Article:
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Disbelief in science is alive and well today, flourishing since the Middle Ages when Galileo was threatened for daring to assert that the earth orbited the sun, which ran counter to the teachings of the church. And yet today most people profess to believe in the scientific method. But do they? The problem is the evidence based method can lead us to truths that are less than self-evident, may be mind-blowing, and are often at odds with our core beliefs. Then what do we do? Why, of course, we believe what is convenient despite mountains of evidence to the contrary. And there's always a mad scientist or naysayer somewhere on the internet with "proof" that our beliefs, no matter how ludicrous, represent truth. The media love to give attention to these professional controversialists. It sells. Just how absurd can an educated, middle-class American's beliefs be?

Any internet search engine can take you to a cult of people who are convinced the moon landings were staged. The entire space program was and is a hoax.

In Portland, Oregon, not generally known as a hotbed of conservatism, fluoridation of the municipal water supply was recently voted down (2013). Again. The stated reason-fluoride may be harmful to human health! This assertion despite 60 years of use by most of the rest of the country without a single confirmed case of toxicity. Even the table thumpers are mostly quiet on this one. The fact is fluoride is a cheap, safe, and effective way to hang on to your teeth.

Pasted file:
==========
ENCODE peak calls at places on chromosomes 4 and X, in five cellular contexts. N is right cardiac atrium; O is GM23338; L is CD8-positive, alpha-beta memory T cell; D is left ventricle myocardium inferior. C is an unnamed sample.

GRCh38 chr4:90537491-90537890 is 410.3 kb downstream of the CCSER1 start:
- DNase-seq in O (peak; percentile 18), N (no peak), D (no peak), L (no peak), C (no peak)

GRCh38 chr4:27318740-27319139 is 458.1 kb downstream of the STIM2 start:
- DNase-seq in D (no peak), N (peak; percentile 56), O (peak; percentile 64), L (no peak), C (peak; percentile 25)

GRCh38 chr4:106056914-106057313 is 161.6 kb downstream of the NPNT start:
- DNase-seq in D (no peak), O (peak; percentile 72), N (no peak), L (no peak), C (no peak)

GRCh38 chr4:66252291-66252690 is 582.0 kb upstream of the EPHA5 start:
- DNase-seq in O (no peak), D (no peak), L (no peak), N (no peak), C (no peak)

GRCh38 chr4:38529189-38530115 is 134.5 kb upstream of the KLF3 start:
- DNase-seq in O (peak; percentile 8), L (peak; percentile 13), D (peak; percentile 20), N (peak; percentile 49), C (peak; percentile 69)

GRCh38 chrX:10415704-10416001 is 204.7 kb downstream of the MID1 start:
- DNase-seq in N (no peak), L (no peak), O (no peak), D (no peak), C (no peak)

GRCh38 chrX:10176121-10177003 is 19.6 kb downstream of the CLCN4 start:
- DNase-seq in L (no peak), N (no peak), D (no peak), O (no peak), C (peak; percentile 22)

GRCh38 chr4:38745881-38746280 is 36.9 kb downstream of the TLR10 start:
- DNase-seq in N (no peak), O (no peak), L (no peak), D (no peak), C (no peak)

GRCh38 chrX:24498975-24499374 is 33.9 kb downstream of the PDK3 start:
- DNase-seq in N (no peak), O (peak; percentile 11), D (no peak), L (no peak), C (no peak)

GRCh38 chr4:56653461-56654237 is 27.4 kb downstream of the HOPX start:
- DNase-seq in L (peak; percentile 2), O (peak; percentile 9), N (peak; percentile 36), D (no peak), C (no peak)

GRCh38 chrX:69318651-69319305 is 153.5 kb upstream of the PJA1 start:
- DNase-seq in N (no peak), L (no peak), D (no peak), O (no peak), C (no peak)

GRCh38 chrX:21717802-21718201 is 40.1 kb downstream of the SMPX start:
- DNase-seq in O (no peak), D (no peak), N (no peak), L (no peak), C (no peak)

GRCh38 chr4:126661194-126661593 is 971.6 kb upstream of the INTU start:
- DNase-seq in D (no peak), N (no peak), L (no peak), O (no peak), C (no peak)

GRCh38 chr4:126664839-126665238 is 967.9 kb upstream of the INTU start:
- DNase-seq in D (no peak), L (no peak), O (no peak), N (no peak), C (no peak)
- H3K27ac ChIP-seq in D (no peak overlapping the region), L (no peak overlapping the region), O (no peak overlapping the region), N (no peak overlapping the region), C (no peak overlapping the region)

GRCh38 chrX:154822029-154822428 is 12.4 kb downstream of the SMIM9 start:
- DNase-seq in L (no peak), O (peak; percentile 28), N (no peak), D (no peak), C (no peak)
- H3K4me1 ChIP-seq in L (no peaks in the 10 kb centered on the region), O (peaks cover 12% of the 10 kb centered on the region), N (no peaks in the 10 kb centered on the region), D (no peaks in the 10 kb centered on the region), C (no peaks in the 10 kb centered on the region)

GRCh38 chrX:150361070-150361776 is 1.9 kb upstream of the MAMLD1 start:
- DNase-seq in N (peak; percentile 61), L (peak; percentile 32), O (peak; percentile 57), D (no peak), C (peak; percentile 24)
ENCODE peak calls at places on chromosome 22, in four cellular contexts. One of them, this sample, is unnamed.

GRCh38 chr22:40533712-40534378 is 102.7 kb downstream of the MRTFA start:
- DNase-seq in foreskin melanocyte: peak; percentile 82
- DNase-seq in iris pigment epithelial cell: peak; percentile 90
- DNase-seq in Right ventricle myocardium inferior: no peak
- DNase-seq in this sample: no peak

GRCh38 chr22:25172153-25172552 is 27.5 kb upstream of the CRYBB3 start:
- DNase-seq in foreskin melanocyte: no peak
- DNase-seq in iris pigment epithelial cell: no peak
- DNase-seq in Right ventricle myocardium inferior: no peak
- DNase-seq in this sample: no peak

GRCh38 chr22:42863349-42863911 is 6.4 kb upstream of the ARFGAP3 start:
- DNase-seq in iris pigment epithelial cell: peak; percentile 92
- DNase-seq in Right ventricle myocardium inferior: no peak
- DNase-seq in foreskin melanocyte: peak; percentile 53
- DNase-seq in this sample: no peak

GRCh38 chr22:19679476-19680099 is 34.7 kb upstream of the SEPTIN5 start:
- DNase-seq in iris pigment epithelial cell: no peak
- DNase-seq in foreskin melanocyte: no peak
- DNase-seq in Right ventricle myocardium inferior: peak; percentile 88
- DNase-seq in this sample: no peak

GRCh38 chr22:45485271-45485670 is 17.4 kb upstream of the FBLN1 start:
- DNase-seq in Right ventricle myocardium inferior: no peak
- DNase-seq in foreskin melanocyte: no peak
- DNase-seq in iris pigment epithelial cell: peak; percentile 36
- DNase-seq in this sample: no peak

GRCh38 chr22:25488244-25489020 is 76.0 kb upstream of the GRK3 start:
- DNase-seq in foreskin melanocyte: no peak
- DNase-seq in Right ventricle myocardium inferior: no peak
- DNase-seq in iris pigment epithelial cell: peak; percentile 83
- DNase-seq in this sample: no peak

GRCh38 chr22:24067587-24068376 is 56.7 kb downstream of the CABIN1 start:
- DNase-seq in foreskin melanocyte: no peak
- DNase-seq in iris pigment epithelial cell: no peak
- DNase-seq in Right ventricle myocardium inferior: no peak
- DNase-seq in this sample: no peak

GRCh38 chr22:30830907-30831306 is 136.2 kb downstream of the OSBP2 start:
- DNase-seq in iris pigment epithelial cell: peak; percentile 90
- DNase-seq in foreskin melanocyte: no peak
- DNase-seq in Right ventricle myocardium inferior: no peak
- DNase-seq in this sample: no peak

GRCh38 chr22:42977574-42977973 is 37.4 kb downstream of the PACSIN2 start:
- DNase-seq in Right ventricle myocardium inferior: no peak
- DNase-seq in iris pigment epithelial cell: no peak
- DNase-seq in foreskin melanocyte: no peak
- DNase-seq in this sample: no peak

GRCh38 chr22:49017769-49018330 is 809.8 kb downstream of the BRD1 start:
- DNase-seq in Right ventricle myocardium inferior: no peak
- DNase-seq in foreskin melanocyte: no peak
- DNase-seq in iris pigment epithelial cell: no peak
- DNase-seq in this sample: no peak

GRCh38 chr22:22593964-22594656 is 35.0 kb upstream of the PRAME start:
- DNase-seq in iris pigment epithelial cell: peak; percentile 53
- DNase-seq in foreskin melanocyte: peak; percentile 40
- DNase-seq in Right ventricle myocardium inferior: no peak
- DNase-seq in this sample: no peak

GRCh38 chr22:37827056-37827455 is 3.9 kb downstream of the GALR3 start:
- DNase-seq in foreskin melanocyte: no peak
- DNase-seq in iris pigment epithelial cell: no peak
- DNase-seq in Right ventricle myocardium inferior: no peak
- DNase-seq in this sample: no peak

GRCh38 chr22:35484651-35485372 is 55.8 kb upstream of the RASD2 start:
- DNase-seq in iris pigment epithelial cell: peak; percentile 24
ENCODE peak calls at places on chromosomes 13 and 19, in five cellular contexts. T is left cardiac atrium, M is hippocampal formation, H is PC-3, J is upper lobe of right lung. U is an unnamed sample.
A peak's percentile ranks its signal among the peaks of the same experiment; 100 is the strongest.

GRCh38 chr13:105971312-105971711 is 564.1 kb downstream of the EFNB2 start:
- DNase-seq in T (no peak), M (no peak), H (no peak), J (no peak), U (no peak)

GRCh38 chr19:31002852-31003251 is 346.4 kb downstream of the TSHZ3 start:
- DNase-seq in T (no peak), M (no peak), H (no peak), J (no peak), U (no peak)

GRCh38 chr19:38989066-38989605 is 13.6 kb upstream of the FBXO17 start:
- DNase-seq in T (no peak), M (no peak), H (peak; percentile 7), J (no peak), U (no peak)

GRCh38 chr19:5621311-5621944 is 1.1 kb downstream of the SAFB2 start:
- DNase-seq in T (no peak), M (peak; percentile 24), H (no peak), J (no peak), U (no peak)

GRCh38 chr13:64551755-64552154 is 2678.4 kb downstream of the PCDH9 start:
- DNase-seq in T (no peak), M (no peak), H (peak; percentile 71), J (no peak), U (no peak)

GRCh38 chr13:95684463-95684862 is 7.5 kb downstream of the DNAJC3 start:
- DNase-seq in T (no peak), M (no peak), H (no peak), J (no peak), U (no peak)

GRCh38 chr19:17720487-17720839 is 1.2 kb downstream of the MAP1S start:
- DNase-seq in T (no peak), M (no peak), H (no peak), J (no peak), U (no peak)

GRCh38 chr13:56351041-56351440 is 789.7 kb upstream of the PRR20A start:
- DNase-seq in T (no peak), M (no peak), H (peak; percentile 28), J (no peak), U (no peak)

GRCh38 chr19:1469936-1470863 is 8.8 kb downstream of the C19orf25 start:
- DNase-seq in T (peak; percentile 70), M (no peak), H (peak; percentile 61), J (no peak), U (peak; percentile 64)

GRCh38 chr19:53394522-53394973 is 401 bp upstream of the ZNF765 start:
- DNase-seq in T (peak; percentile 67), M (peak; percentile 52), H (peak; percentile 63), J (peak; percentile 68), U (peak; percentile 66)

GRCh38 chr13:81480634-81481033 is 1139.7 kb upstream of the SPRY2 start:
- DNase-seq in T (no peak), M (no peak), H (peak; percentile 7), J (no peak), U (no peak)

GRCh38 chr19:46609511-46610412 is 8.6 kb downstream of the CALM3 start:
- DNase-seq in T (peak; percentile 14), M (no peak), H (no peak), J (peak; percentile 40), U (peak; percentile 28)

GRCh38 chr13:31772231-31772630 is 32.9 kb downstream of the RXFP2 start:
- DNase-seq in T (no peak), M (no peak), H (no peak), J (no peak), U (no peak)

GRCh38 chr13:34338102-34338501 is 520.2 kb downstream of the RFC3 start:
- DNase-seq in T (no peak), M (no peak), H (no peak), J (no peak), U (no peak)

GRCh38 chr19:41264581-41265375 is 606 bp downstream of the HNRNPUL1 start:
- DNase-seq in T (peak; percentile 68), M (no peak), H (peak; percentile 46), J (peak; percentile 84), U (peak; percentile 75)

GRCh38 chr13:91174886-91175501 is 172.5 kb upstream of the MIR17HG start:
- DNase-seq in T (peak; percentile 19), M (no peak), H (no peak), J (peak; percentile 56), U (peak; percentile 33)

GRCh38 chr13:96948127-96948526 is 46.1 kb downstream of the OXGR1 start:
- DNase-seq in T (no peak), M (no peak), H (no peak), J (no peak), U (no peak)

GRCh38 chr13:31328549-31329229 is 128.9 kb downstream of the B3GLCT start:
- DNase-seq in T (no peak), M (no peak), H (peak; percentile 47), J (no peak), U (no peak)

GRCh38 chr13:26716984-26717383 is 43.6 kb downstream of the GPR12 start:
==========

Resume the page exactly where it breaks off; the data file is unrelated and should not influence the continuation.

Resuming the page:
And don't even get me started on vaccines. Oh well, too late. One of the truly great discoveries of all time, medicine or whatever, vaccines have changed the world for the better. No other therapeutic intervention is more natural or logical. No drugs. No surgery. No sorcery. Vaccines take advantage of our own immune systems to add years, perhaps even decades, to life expectancy. They have contributed enormously to our well being. All of this in the last century, a mere "blink" of human history.

Not so long ago in the U.S. a newly conceived child had about a 50-50 shot at making it to the age of five. About half of these deaths were pregnancy related and the other half occurred after birth (don't quibble about the exact percentages). Today a young child dying of anything will make the front page of most small town newspapers. Thank you very much modern world, including nutrition, sanitation, and vaccines. Perhaps Jenny McCarthy should spend some time with photos from the 1950s of patients on "iron lungs." Forever! Wards full of them. Or read the history of heart surgery, and the efforts, often futile, to save the lives of "rubella babies." These viruses still lurk in the shadows.

And there is not one shard of credible medical evidence, despite decades of worldwide investigaion, that vaccines cause autism. (next photo)


© Danny Kimberlin 2015